Investors in the fund include the European Investment Fund, Bpifrance, Axa Venture Partners, Isomer and Mubadala, along with numerous founders. Around 90% of Frst’s institutional investors have reinvested.
The plan is to invest the capital over four years, into 30 seed-stage companies in any sector, writing cheques ranging between €1m-3m. 50% of the fund is reserved for follow-ons.
Fundraising in 2023
It took Frst around nine months to reach a first close.
“There’s a lot of wait and see” among LPs who might be deploying for the first time in a certain fund — as many are stretched by needing to “re-up” in other firms that deployed their capital quicker than expected over the past few years, says Bruno Raillard, cofounder and managing partner at Frst.
“But we’re buoyed by the fact that experienced LPs know that in a market downturn you get some of the best VC vintages.”
Between now and the final close of the fund, Frst hopes to bring onboard more sovereign wealth funds, fund-of-funds and asset managers. These types of investors are more and more interested in backing early-stage VC funds, says Raillard, after having been burned by investing in growth-stage companies in the boom days of 2020 and 2021 and being left high and dry by meagre returns since.
Where LPs choose not to invest, it tends to be down to their “level of conviction on France” (this varies among investors, says Raillard) or their level of conviction in the brand Frst is building and why founders would choose the firm. “But each year [that] becomes clearer — and they get more founders to talk to,” he says.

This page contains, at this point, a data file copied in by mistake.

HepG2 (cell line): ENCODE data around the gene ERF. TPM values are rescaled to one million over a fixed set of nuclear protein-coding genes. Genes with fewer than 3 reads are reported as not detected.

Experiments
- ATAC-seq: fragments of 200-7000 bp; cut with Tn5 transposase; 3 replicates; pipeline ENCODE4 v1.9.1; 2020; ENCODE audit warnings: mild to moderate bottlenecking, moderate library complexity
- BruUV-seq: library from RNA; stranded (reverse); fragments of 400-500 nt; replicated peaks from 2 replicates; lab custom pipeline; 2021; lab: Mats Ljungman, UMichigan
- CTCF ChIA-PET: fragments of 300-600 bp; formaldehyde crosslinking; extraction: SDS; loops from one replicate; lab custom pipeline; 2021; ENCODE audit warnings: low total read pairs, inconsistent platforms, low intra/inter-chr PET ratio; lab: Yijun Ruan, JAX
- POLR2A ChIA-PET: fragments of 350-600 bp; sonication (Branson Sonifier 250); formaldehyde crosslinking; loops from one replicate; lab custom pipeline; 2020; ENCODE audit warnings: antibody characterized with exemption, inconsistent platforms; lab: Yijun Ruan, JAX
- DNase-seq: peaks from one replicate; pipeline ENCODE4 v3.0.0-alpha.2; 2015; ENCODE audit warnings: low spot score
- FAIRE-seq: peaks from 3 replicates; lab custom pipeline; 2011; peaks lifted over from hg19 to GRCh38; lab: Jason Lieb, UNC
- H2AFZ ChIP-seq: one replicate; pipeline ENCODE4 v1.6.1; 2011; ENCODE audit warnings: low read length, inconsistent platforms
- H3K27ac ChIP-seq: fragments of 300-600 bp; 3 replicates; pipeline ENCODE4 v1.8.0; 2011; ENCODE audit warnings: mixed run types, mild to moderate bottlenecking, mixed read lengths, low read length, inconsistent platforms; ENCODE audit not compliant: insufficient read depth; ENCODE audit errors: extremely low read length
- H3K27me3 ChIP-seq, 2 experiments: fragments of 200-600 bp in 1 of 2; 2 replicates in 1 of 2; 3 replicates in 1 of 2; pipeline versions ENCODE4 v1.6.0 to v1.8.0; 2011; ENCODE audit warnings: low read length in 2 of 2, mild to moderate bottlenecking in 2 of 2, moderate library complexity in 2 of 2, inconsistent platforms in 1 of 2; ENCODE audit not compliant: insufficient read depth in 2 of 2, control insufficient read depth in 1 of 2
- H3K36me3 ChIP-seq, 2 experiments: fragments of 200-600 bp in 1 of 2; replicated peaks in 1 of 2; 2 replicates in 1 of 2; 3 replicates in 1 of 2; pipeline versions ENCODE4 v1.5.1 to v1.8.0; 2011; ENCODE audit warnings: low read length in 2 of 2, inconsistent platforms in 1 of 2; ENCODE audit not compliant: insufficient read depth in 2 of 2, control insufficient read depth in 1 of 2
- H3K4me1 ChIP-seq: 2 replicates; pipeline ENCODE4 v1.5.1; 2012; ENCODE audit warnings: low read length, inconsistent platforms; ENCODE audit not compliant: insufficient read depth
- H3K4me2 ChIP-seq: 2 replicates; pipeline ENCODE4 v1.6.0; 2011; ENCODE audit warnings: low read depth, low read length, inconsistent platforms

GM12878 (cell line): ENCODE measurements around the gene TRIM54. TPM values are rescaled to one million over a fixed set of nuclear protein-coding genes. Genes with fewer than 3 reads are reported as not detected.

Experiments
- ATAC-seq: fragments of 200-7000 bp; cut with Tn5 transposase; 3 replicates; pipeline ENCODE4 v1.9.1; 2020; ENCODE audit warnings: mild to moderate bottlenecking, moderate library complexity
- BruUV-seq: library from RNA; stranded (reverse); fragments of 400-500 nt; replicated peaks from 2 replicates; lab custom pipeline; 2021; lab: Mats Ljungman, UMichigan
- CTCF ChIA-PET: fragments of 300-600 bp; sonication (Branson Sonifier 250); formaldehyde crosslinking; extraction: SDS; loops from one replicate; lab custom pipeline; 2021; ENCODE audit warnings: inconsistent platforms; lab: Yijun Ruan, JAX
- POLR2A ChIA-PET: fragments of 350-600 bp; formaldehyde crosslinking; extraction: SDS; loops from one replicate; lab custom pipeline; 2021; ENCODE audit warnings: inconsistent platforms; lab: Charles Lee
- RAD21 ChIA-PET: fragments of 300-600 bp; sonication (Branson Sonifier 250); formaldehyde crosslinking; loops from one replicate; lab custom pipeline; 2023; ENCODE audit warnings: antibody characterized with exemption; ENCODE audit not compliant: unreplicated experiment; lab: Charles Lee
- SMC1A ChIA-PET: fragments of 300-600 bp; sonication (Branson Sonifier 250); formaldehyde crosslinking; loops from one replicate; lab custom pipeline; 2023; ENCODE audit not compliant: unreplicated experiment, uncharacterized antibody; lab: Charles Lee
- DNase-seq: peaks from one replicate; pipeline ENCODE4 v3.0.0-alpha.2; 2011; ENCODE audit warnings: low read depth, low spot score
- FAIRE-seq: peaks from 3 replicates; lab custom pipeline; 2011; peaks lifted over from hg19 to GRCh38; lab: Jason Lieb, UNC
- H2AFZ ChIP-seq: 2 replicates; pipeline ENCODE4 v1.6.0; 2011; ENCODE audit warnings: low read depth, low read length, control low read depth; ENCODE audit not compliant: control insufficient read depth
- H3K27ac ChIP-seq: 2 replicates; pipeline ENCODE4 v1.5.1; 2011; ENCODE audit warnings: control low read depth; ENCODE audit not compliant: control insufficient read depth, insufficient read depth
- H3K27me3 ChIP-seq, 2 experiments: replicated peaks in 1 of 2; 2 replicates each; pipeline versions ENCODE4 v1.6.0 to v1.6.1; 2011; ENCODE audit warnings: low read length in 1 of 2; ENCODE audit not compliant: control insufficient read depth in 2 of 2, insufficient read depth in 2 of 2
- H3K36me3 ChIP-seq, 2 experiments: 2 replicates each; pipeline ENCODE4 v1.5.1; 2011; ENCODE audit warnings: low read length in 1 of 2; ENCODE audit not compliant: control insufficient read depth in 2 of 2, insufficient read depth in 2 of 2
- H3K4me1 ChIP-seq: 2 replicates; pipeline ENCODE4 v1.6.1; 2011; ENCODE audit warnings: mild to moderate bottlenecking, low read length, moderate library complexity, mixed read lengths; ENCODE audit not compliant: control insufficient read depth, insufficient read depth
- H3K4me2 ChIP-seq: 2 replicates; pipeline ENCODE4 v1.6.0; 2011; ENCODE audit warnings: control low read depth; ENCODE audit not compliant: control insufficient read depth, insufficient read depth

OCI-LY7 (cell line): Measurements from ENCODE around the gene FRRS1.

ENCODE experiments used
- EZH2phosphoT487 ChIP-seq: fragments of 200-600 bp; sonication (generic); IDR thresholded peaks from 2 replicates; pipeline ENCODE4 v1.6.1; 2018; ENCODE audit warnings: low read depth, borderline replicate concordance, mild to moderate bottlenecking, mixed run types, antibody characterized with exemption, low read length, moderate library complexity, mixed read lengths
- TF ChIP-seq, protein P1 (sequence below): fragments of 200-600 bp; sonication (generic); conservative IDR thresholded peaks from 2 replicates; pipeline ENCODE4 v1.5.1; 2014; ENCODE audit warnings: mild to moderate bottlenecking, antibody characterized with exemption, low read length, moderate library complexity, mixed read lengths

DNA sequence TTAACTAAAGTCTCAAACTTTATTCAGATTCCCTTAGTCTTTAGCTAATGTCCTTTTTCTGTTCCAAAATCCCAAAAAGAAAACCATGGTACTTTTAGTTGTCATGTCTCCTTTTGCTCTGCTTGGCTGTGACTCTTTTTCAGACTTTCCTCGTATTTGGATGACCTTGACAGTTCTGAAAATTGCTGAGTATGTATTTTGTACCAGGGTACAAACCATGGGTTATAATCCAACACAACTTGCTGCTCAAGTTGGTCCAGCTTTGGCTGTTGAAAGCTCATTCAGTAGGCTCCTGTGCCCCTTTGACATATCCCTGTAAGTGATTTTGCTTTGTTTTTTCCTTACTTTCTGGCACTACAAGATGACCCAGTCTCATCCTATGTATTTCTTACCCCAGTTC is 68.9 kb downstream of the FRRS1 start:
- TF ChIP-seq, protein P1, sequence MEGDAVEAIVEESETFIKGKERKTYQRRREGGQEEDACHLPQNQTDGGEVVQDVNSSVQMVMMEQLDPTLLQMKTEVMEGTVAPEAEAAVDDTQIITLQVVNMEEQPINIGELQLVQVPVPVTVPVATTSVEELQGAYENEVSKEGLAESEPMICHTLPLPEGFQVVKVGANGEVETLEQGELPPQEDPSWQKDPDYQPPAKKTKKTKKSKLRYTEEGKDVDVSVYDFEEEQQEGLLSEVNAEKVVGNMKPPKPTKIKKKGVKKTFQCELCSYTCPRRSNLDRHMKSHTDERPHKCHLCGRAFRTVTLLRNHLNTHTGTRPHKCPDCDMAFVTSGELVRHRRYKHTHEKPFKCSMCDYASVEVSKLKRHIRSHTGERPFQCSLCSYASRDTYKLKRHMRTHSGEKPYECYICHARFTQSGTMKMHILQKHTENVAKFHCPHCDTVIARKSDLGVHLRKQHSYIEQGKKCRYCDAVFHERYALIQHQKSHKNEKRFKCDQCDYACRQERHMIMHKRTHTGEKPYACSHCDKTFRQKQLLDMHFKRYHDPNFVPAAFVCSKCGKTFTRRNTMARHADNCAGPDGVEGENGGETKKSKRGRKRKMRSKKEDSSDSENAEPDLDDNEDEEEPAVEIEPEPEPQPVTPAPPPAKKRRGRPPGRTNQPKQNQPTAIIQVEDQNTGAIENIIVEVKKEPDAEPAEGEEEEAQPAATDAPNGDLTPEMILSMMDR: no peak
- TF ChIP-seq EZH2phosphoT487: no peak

Frst has had AI companies — like drug discovery platform Owkin and legal intelligence platform Doctrine — in its portfolio since the last time AI was in vogue, and Raillard says the team is leaning on this network to figure out what’s hype and what’s not in Frst’s current dealflow.
The team does, however, pride itself on moving fast, he says; getting deals done in just a few days if needs be. “One of our core values is speed; meeting founders quickly, and making a decision fast. That’s crucial to win deals, and give respect to founders.”
Take Pigment, the buzzy Paris-based SaaS company. Frst had known co-CEOs Eléonore Crespo (formerly an investor at Index) and Romain Niccoli (also cofounder and CTO of French tech success story Criteo) for a while, so when Crespo said she was working on the company, the team invited her in to pitch. “After 30-45 minutes, we said ‘wait here’, went out — and came back with a term sheet,” Raillard says. “Our knowledge of them and their dynamic and the problem they were tackling convinced us.”
Frst invested in Pigment’s seed round in 2019 and Series A in 2020. Earlier this month, the company raised an $88m Series C led by US VC Iconiq — reportedly at a very high revenue multiple.
It’s true it’s high, Raillard says — revenue is currently in the low double digits — but he thinks the company merits it. “With this type of company and the quality of the team, we think it will be a category leader, with a €10bn-30bn market cap — so we’re not concerned about the revenue multiple currently. It has insane traction — so we think it will grow into [its valuation].
“Top-tier VCs have come in, liked what they saw, looked under the hood, liked it even more, and said we want in, at whatever price."
The hard stuff
Frst’s backer Bpifrance has an ambitious plan to boost France’s deeptech ecosystem.
That’s all great, says Raillard — but there still aren’t enough founders tackling the biggest problems.
Take climate tech: “Lots of founders want to ‘do’ climate — but most don’t do the hard stuff. They do software instead.”
“There’s a far smaller proportion of founders with the ambition to build something in deeptech — and you can’t hack ambition.”
Raillard would like to see more companies like Bordeaux-based Dioxycle, which has developed technology which can turn CO2 into everyday products like fuel, plastics and synthetic fabrics. Frst was keen to invest, but lost out to US climate fund Lowercarbon, he says.
Raillard is bullish on French talent more generally, however. Several French startups — like Qonto (not a portfolio company), Owkin and Pigment — are turning into magnets for talent, he says. “And high-quality talent attracts more talent.”